LEGISLATIVE WATCH WYOMING: Bill Codifying ICWA into State Law Passes House  

Eastern Shoshone Tribe member says legislation illustrates Wyoming recognizes tribes’ rights

  • Published In: Politics
  • Last Updated: Mar 02, 2023

By Shen Wu Tan

Special to the Wyoming Truth


The House on Wednesday passed a bill that would codify provisions of the Indian Child Welfare Act (ICWA) into state law as the U.S. Supreme Court is expected to rule on the fate of the federal act later this year.

Representatives voted 39-21 on Senate File 94, also known as “Federal Indian Child Welfare Act codification.” The legislation codifies ICWA into Wyoming statutes and details requirements and procedures for placing Native American children in shelter care or for adoption.

Members from both the Eastern Shoshone and Northern Arapaho Tribes expressed support for the bill.  

Representative Landon Brown, R-Cheyenne, works during the morning session February 8, 2023 in the House Chamber. Photo by Michael Smith

“Our biggest concern is if the federal Indian Child Welfare Act is struck down, we’re going to have to deal with states that don’t have an act, a state Indian Child Welfare Act….,” John St. Clair, chairman of the Eastern Shoshone Business Council, told the Wyoming Truth. “Wyoming can show other states that they do recognize our tribes’ rights and the rights of our children and set an example to other states that they respect our heritage, respect us as tribes.”

Sergio Maldonado, a member of the Northern Arapaho Tribe, also spoke in favor of the bill.

“It addresses the primary concern that has historical roots and that is the taking of children from tribal people, families, communities and their placement in non-tribal families…,” he said. “We are at that point where the state is willing to work with us as people, as citizens of the state. So, yes, I support that kind of effort.”

The bill gives Native American tribe exclusive jurisdiction over custody proceedings involving a child who is a ward of a tribal court or who lives or “is domiciled” within the reservation of the tribe, except where jurisdiction belongs to the state under federal law. For court cases involving a child who doesn’t reside or isn’t domiciled within the reservation of its tribe, the state court can transfer jurisdiction of the court proceeding to the respective tribe if there are no objections from the parents, the Native American custodian or the child’s tribe.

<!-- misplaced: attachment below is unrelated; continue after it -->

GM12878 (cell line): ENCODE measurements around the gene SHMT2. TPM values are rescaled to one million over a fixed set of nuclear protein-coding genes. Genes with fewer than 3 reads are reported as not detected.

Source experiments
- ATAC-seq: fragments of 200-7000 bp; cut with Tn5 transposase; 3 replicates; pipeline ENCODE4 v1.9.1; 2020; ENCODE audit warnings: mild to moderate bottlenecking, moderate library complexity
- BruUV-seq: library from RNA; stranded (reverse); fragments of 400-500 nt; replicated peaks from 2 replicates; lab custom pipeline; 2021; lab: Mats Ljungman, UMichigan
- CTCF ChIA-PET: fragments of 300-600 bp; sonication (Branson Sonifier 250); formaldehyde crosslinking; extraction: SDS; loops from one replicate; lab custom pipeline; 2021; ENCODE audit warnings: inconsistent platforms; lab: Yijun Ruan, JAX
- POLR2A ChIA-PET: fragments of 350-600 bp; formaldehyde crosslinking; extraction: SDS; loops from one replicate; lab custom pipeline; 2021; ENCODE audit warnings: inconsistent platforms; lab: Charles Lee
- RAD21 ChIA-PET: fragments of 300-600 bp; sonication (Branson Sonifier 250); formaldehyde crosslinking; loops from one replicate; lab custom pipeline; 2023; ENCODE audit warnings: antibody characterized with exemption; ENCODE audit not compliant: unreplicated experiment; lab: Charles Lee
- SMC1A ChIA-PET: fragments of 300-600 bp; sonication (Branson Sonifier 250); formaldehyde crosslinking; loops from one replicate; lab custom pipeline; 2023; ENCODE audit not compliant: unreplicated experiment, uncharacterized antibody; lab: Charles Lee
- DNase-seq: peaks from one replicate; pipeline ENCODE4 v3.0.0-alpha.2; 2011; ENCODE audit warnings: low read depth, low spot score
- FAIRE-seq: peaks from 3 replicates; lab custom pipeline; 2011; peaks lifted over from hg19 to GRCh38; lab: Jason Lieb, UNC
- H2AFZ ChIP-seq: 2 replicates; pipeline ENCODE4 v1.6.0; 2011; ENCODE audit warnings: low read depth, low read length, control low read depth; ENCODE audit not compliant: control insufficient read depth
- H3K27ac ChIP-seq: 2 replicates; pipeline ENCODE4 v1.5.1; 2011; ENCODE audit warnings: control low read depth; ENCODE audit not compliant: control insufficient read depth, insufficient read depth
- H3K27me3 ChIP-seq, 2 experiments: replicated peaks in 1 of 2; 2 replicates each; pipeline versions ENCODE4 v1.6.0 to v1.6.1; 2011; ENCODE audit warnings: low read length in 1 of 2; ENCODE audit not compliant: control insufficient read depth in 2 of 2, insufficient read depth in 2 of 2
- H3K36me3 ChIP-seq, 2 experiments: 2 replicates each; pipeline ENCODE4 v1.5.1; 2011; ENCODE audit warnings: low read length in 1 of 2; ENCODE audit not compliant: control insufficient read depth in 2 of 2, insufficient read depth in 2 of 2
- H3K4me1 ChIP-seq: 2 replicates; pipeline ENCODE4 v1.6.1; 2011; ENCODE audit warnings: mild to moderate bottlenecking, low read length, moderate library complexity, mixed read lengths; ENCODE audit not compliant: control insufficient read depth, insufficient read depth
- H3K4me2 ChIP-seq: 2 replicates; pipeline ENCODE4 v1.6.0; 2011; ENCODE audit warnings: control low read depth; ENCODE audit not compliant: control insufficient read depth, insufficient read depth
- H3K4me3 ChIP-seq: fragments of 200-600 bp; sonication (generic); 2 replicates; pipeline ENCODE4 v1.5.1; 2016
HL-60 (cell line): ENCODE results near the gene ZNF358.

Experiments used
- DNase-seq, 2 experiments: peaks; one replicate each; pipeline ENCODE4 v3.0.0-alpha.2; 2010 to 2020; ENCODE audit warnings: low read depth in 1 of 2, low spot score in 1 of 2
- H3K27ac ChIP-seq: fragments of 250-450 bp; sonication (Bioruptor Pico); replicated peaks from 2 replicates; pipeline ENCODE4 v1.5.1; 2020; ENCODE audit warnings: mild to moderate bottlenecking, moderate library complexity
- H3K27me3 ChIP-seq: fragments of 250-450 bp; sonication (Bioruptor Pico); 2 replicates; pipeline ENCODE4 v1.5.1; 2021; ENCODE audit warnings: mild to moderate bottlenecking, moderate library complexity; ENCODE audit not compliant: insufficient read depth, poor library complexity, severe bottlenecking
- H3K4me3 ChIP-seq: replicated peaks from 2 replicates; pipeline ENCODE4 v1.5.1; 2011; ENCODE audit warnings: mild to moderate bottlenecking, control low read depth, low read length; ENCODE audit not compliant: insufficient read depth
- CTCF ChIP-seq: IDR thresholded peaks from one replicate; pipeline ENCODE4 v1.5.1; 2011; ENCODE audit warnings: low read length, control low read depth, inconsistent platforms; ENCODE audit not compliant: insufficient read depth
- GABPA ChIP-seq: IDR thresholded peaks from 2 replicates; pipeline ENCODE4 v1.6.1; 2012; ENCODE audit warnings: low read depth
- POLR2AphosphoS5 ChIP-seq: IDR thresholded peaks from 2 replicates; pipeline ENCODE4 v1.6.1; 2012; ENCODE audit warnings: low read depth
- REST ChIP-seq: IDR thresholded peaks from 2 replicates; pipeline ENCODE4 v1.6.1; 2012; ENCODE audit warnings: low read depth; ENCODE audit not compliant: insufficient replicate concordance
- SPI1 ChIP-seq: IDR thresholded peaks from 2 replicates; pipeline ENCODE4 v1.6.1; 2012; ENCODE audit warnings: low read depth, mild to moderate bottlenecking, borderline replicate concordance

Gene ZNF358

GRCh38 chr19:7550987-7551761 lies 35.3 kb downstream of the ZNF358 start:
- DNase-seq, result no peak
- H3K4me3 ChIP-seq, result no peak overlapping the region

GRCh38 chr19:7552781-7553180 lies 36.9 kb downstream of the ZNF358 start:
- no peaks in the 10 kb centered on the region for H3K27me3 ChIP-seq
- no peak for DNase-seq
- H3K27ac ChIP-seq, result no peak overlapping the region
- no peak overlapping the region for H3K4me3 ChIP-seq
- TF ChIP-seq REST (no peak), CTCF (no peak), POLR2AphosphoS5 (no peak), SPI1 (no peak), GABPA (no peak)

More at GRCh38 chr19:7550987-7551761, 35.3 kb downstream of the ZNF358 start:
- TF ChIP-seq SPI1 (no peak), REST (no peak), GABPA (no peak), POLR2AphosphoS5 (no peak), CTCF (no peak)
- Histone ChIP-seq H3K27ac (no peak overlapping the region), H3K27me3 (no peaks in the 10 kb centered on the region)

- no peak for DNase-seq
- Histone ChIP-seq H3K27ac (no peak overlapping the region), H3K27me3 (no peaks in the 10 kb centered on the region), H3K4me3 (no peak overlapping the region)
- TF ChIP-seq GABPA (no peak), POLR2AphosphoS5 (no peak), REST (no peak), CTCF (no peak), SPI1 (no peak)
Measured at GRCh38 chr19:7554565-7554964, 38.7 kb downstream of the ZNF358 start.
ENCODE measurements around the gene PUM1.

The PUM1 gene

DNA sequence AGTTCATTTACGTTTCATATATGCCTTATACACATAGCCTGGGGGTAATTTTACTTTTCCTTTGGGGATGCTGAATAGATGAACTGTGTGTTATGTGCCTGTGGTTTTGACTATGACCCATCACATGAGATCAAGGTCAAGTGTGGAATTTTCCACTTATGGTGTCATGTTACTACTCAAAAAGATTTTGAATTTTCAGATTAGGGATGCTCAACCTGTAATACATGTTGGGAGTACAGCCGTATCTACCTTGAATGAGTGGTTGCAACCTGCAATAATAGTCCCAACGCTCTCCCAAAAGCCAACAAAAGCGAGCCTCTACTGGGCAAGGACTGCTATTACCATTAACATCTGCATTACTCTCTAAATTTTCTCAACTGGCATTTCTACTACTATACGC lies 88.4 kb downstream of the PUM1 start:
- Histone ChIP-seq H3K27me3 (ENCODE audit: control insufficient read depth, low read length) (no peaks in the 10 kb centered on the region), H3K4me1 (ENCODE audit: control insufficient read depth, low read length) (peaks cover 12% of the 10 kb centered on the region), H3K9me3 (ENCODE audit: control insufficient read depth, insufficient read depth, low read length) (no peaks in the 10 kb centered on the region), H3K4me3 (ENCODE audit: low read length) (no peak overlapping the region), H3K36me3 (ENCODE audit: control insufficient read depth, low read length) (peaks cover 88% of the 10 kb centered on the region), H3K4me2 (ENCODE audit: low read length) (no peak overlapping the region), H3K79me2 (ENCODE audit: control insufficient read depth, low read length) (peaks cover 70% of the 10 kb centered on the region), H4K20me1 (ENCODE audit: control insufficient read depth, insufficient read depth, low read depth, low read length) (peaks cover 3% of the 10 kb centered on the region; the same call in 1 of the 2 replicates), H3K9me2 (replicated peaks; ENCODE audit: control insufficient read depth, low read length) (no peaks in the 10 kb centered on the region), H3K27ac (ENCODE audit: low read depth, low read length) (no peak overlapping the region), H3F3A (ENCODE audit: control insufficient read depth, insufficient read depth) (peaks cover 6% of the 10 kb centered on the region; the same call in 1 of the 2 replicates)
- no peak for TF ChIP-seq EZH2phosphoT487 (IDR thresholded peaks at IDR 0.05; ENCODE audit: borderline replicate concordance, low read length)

Additionally, the “Indian custodian of an Indian child and the Indian child’s tribe shall have the right to intervene in any state court proceeding for the shelter care placement of, or termination of parental rights, to an Indian child” under the legislation.  

Lawmakers in the House also added a sunset date to the bill; in its current version, the measure would be repealed on July 1, 2027.

Rep. Ken Pendergraft (R-Sheridan) voted against Senate File 94 on Wednesday to avoid giving what he called “preference to any race on any subject at any time.” 

 “We can’t foresee the circumstances of any particular child,” Pendergraft told his fellow legislators. “And it may indeed be that down the road there is a case where another option of any other placement would be preferable to all of those involved. But this law would stand in the way, and I don’t think that’s appropriate. I think we need to give liberty, we need to give freedom to the people that are dealing with this child’s placement.”

Rep. Landon Brown (R-Cheyenne), who voted in favor of the bill, said, “This isn’t necessarily about the race issue. This is about granting those rights to sovereign tribes and giving them their rights, not because of race or skin tone or anything along those lines, and any implication of such is not at all what we’re trying to do.”

Senate File 94 heads back to the Senate for review before the bill can head to the governor’s desk.

Last year, the Supreme Court heard oral arguments in Brackeen v. Haaland, in which several prospective adoptive parents and the state of Texas are challenging ICWA, arguing that the Indian Child Welfare Act violates states’ autonomy in handling cases and creates an unconstitutional racial preference.

The ICWA provides guidance for cases of child abuse and adoption of Native American children. The act also establishes a preference for children to be placed with extended family members or with Native American foster or adoptive families.

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